Fire station under threat in shake-up
ELY Fire Station could lose its full-time firefighters under a range of budget cuts being considered by Cambridgeshire Fire and Rescue Service (CFRS).
According to the proposals, Ely Fire Station would be downgraded from a day crewed station to a retained one, meaning there would no longer be full-time firefighters on site.
Under a retained system, firefighters would be part time and called out to tackle fires whilst also working other jobs.
The move, which is also being considered at St Neots and Wisbech fire stations, could save the service �933,000 but would means 26 wholetime jobs would be lost across the three stations.
Though the fire service has stressed that no decisions have yet been made, the Fire Brigade Union (FBU) has already pledged to oppose any changes to frontline services.
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Kevin Napier, secretary of the Cambridgeshire branch of the FBU, said: “There is extravagance and expense in the support mechanism in the force – that is where money can be saved.
“It’s still early days – but we would oppose any moves that would affect frontline services. We must look a lot deeper before we even think about that.”
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Mr Napier also voiced concern about the fire service’s ability to recruit enough retained firefighters in the economic climate.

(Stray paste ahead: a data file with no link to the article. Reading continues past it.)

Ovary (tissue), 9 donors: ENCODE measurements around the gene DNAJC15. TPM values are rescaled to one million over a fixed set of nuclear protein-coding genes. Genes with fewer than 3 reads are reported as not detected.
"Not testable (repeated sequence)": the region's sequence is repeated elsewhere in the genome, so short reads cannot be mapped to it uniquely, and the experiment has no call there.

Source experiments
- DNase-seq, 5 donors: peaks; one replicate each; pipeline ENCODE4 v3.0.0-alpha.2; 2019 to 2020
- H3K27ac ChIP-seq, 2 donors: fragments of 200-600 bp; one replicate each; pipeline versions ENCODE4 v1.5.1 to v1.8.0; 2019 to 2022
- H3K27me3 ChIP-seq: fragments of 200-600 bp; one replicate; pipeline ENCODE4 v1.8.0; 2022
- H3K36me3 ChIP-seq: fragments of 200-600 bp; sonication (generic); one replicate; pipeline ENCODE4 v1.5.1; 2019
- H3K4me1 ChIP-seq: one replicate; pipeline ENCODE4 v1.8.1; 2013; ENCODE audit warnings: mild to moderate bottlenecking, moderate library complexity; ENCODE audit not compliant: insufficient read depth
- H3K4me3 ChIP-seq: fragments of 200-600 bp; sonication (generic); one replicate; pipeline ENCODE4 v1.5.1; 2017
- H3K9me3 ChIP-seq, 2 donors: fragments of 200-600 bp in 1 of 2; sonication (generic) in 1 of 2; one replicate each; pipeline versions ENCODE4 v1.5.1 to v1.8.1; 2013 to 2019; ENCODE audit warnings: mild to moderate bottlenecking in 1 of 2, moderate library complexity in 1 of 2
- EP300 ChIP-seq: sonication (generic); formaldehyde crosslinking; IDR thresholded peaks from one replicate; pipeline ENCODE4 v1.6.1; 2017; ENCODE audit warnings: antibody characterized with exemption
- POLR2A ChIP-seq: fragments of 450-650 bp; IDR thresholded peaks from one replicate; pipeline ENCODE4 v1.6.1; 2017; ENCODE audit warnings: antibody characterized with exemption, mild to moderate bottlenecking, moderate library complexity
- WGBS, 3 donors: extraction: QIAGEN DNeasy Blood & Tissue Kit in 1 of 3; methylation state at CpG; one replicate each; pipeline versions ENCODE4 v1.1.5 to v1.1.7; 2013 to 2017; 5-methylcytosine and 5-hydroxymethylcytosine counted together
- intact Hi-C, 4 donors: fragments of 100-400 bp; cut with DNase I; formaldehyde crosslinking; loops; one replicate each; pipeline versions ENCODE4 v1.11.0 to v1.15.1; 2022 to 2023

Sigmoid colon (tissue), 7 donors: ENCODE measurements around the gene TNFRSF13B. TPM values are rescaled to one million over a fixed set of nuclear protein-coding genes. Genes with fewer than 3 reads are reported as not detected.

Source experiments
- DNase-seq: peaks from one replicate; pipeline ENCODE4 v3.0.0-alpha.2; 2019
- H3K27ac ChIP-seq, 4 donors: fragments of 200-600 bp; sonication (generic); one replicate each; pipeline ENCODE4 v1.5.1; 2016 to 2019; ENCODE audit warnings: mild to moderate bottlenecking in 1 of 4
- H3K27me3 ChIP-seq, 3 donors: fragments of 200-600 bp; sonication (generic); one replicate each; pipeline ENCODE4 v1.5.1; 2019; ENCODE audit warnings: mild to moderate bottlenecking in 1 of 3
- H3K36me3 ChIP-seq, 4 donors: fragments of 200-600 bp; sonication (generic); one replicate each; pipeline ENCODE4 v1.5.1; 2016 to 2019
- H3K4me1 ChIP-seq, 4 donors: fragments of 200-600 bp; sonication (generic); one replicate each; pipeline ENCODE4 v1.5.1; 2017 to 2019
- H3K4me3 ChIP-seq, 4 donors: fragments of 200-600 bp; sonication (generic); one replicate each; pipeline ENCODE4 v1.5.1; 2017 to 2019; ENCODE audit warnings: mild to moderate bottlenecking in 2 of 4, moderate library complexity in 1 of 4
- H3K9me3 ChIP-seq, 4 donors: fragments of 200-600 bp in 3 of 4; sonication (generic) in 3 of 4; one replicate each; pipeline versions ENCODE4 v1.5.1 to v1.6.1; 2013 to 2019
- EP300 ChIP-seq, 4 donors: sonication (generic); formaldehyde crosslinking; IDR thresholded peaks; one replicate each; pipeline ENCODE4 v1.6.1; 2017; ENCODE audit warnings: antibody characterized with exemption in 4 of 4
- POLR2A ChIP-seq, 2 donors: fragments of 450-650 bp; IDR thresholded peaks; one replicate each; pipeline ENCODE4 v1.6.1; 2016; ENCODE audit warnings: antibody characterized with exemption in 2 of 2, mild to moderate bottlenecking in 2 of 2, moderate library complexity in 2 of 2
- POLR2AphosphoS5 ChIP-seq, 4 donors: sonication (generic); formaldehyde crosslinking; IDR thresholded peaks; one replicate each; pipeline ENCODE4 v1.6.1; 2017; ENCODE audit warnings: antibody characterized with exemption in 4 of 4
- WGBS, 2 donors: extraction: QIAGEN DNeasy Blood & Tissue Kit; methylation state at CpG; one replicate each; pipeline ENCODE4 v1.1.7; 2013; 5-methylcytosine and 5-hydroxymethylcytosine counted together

“The concept of the retained fire fighter had already taken a hit, as companies are not in a position to release people all the time in these difficult times.”
The county’s fire authority is meeting today (Thursday) to decide which of 10 priority areas it will explore in feasibility studies, including changes to administrative and non-operational services.
Many other controversial proposals are included in the report to meeting including a review of all pumps attending less than 120 calls a year, merging two full time stations in Peterborough, and possibly making Huntingdon a day time only fire station.
Cllr Fred Brown, who sits on the county’s fire authority, said: “Looking at the budget and making savings is one of the nasty things that we as an authority have to do at the moment. There just isn’t the money in the budget so we have to look at some economies.
“There is a hell of a lot of concern there about the proposals but what we have said as on overall is that when you look at the situation country wide, Cambridgeshire has been dealt a bum deal.
“We have not been recognised for the growth in the county as a whole or the rural nature of the area.”
The proposals have been put forward as part of CFRS’s bid to make more than �4 million worth of savings in the next four years to cope with reduced funding from central Government.
In 2011/12 and 2012/13 alone, the service’s budget has been reduced by 12.58 per cent with an expected 12.5 reduction for the following two years.
A spokesman for the fire service stressed that no decisions had yet been made.
She said: “The feasibility studies will allow the fire service to assess how much money could be saved, and how much that will impact on services. Our priority throughout is to minimise the impact on the public.”